We caught up with Justin Meldal-Johnsen to talk shop about his new Fender signature series and to learn more about his obsession with Mustang basses.

Justin Meldal-Johnsen’s musical resume is as long as it is impressive. He’s been Beck’s bass player for the entirety of his career. He’s played with Nine Inch Nails, Ima Robot, Garbage, Air, and a slew of other legendary bands. He’s produced hit records for M83, Paramore, Jimmy Eat World, Tegan and Sara, and Young The Giant. He’s played on the biggest stages around the globe, on national television countless times, and he’s won prestigious awards for his efforts. Now he’s been bestowed with one of the greatest honors a musician can receive: his own signature instrument.

The Fender JMJ Road Worn Mustang Bass is modeled after his own vintage 1966 Daphne Blue 4-string that he’s been playing on stage and in the studio for years. With all the wear and tear, dings, and dents, and beauty marks replicated from Justin’s original bass, his signature model is a true relic of a classic. Its short 30” scale and 9.5” neck radius makes for fast action and immense playability. Its custom-spec single-coil pickups give it a huge and diverse tone. In the studio it is cutting and diverse, on the stage it boasts a massive presence.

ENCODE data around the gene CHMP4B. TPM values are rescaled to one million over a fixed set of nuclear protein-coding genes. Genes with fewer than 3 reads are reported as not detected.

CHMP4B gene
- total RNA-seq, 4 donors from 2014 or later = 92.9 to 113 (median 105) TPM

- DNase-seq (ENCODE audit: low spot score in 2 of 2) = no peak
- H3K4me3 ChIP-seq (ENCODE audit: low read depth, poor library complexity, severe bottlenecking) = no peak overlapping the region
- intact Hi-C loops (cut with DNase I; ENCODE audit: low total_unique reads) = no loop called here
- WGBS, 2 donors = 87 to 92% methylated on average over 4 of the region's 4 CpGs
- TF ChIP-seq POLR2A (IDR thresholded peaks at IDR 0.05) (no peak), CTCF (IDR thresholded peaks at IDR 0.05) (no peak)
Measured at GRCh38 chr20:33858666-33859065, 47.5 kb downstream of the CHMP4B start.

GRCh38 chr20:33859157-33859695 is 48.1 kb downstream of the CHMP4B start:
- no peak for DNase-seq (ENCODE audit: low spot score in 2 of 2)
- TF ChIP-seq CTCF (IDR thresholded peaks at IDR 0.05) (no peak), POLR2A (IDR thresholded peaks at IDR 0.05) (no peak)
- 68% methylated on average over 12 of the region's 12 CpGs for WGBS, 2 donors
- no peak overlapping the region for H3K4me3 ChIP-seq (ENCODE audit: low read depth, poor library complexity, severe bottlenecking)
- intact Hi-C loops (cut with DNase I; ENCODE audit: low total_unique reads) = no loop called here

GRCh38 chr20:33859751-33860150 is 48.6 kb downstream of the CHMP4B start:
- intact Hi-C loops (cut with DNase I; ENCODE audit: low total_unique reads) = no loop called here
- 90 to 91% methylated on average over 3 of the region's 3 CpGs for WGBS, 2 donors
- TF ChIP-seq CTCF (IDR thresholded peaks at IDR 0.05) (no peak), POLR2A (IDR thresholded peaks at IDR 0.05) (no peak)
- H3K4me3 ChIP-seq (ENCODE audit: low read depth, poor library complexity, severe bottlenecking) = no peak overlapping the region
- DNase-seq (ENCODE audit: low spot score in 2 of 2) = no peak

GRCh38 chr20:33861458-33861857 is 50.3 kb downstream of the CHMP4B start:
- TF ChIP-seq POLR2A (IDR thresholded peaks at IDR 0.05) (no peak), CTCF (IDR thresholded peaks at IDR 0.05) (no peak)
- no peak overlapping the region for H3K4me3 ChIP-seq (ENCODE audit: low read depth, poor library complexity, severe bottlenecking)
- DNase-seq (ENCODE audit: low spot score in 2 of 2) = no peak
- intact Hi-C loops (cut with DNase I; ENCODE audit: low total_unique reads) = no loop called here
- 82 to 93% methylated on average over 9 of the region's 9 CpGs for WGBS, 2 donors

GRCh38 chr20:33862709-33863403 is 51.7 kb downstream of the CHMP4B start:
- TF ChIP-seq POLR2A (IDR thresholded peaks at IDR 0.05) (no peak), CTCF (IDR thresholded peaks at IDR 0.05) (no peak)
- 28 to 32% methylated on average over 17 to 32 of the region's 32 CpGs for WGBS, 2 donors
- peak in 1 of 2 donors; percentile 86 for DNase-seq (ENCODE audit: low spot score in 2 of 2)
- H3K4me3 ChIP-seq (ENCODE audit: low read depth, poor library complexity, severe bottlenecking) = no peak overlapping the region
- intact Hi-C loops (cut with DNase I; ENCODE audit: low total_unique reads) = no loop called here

We caught up with Justin to discuss his signature series and to learn more about his love and obsession with Mustang basses.


You have such a phenomenal and extensive collection of rare, unique, and sought after vintage basses. Why did you choose your 1966 Mustang Bass as the model for your signature series?

Over the last eight or nine years, that bass just kept getting more and more playing time. I’d find that artists, producers, front of house guys, and even audience members would comment on how good it sounded, or express a preference for it. Most of this started happening while on tour with Beck, and while recording, but also I’d be getting positive feedback while doing sessions or playing on projects I produce.

What are your favorite aspects of the Mustang basses?

How much fun they are to play and the visual aesthetics. I like the “underdog” aspect, as well as the vaguely punk ramifications of re-appropriating what originally began as a “student” instrument.

What is it that you love about short scale basses?

Mainly that it’s just so fun to rip on a smaller bass, plus all of its unique tonal attributes.


You’re a big Tina Weymouth fan. How much did that inform your love of these basses?

Quite a bit, though any Tina-phile like myself will admit that the Mustang was only in use for a certain portion of her career, and even then, her bass was soon customized with additional pickups. But the whole image and sound of Tina on a Mustang is totally iconic. There were several others who influenced me as a Mustang player: Holger Czukay, Richard Hell, Trevor Bolder, Chris Murphy from Sloan, Nicolas (Godin) from Air, Sharin (Foo) from The Raveonettes, Tom (Cowan) from The Horrors, and my friend Jason Falkner amongst others, for sure.

What is it about the tonality of the bass that you love so much?